Those who penetrated his prickly protective outer shell, found Raff a highly intelligent, amusing and decent man. In his lifelong friendships such as with Hans von Bülow, he proved to be a staunch and trustworthy ally. Those, like Clara Schumann, who were artistically opposed to him were often won over by him in person. Within a year, though, there were two other women on the staff and composition classes for women were established - the first in Germany.
Though he had a very clear public sense of his own worth, he was a realist. In establishing the Conservatory he recognised that he had to attract the best teachers in order to attract students to the new institution. To do this he was prepared to pay one, the renowned singer Julius Stockhausen, substantially more than his own salary as Director and he also demonstrated a self-denying integrity by banning performances of his own music by teachers and students alike.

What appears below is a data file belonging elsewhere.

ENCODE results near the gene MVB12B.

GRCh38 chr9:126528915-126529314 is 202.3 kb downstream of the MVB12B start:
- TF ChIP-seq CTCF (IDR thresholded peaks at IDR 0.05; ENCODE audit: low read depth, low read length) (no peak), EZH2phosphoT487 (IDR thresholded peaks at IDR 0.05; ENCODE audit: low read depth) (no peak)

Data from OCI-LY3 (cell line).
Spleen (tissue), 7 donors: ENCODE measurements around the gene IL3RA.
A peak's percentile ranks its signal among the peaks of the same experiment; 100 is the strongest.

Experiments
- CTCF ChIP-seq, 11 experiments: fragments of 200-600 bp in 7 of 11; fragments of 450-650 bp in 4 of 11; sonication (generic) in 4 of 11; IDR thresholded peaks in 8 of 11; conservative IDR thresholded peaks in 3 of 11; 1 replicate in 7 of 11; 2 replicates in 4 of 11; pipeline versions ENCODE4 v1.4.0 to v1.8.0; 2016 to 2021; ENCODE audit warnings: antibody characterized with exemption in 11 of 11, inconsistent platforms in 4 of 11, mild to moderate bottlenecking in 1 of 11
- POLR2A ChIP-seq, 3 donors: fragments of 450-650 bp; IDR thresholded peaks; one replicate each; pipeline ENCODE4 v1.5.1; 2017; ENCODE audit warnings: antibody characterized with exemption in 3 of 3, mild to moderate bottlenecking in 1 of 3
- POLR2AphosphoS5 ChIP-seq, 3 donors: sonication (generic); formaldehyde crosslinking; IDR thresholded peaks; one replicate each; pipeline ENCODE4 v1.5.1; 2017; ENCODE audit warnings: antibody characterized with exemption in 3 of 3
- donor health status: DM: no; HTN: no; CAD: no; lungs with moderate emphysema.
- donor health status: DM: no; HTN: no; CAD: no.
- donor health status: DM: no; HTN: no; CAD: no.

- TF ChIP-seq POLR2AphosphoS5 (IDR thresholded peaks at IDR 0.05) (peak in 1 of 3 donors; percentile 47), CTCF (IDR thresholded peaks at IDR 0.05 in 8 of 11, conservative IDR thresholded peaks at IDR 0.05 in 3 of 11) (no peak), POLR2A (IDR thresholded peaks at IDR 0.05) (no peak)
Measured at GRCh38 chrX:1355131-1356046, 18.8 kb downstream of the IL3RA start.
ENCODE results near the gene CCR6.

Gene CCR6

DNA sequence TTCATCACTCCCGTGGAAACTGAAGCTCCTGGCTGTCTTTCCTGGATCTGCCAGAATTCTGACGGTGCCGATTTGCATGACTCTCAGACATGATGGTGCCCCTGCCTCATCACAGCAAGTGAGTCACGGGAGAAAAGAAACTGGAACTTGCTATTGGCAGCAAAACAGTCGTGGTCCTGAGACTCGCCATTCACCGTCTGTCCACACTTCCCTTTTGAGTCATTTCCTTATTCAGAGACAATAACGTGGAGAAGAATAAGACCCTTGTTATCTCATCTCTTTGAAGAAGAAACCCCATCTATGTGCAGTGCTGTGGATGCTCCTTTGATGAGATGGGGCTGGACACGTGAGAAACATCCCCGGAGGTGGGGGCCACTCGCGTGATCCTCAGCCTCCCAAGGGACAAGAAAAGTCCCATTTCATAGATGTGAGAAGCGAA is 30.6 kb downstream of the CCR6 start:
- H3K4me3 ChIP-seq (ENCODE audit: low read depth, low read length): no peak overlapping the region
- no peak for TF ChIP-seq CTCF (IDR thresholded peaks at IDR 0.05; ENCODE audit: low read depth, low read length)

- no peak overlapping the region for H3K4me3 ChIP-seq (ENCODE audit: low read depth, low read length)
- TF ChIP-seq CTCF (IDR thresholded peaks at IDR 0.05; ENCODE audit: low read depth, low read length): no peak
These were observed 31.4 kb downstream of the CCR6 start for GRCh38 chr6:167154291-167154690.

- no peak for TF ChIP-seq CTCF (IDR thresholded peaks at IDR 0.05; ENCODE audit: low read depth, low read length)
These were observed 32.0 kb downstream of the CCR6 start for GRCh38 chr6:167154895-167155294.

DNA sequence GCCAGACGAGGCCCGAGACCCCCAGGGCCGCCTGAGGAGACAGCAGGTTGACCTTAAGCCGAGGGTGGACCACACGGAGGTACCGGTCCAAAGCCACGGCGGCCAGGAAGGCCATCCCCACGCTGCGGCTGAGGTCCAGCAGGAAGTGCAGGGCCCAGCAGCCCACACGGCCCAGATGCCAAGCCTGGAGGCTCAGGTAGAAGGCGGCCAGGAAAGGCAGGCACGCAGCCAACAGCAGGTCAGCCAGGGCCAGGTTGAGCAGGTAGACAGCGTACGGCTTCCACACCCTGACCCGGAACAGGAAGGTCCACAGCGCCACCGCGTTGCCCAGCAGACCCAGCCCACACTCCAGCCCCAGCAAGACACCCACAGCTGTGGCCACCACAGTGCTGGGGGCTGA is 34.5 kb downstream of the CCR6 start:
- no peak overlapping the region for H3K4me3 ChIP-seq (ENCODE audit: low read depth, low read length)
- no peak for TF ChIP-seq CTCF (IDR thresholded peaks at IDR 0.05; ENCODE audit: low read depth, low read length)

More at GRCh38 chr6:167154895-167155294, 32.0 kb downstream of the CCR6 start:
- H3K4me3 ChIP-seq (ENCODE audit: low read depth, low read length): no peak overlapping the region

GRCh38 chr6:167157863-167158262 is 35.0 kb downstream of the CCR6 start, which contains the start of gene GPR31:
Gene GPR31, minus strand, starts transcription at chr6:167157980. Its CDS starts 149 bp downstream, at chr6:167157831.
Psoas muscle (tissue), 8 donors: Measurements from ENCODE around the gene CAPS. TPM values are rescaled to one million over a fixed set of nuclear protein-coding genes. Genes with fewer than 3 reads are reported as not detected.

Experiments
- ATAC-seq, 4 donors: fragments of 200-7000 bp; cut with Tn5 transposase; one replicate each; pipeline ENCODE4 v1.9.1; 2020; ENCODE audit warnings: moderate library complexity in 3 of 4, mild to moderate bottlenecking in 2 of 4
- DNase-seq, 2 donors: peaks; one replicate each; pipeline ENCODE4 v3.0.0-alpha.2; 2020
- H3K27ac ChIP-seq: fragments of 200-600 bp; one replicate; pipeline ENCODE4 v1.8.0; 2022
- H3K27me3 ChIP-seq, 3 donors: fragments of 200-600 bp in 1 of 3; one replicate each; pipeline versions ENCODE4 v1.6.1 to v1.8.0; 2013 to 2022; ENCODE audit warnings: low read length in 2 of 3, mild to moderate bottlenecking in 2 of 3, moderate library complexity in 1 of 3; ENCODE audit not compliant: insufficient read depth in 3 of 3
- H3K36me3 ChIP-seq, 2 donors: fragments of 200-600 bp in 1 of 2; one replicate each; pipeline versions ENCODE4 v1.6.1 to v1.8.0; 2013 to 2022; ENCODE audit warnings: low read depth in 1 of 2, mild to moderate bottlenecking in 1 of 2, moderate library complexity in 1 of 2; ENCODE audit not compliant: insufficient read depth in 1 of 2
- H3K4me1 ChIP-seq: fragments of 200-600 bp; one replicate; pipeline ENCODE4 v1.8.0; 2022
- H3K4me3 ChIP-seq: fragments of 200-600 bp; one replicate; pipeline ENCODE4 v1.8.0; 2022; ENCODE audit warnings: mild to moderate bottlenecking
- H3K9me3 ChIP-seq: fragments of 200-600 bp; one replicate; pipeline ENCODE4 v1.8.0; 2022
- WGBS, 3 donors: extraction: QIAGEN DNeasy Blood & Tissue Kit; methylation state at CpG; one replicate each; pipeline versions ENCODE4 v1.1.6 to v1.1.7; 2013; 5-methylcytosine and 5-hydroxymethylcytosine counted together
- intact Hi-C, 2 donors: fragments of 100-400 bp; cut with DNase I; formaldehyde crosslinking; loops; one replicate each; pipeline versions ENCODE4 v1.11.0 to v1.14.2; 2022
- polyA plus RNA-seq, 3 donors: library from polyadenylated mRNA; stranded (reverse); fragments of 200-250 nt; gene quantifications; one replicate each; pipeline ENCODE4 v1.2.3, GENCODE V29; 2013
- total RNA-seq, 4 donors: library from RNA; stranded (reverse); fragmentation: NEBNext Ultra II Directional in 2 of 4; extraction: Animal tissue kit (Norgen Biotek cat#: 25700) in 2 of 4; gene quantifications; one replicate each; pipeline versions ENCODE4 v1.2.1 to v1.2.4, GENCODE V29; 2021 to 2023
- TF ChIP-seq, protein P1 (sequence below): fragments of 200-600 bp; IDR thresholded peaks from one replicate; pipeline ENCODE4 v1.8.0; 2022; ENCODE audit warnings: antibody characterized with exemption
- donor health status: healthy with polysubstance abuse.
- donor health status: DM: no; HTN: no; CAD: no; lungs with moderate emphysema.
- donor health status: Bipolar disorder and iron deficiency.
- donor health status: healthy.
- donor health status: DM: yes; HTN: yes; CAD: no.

Raff's was clearly a very complex character. Being entirely self taught and achieving great success as a composer in the face of heavy parental opposition and an almost unbelievable barrage of obstacles which fate thrust in his path over fifteen years, he cultivated a reserve and outward arrogance which could be unattractive, however understandable. Suffering continual sniping from critics, coming from an unprivileged background and enduring many years of near-poverty, he was probably inwardly unsure of both his musical ability and his social standing. No doubt his prickly public persona was defence against this - usually to be abandoned, once someone could be trusted, to reveal a warmer and much more attractive man.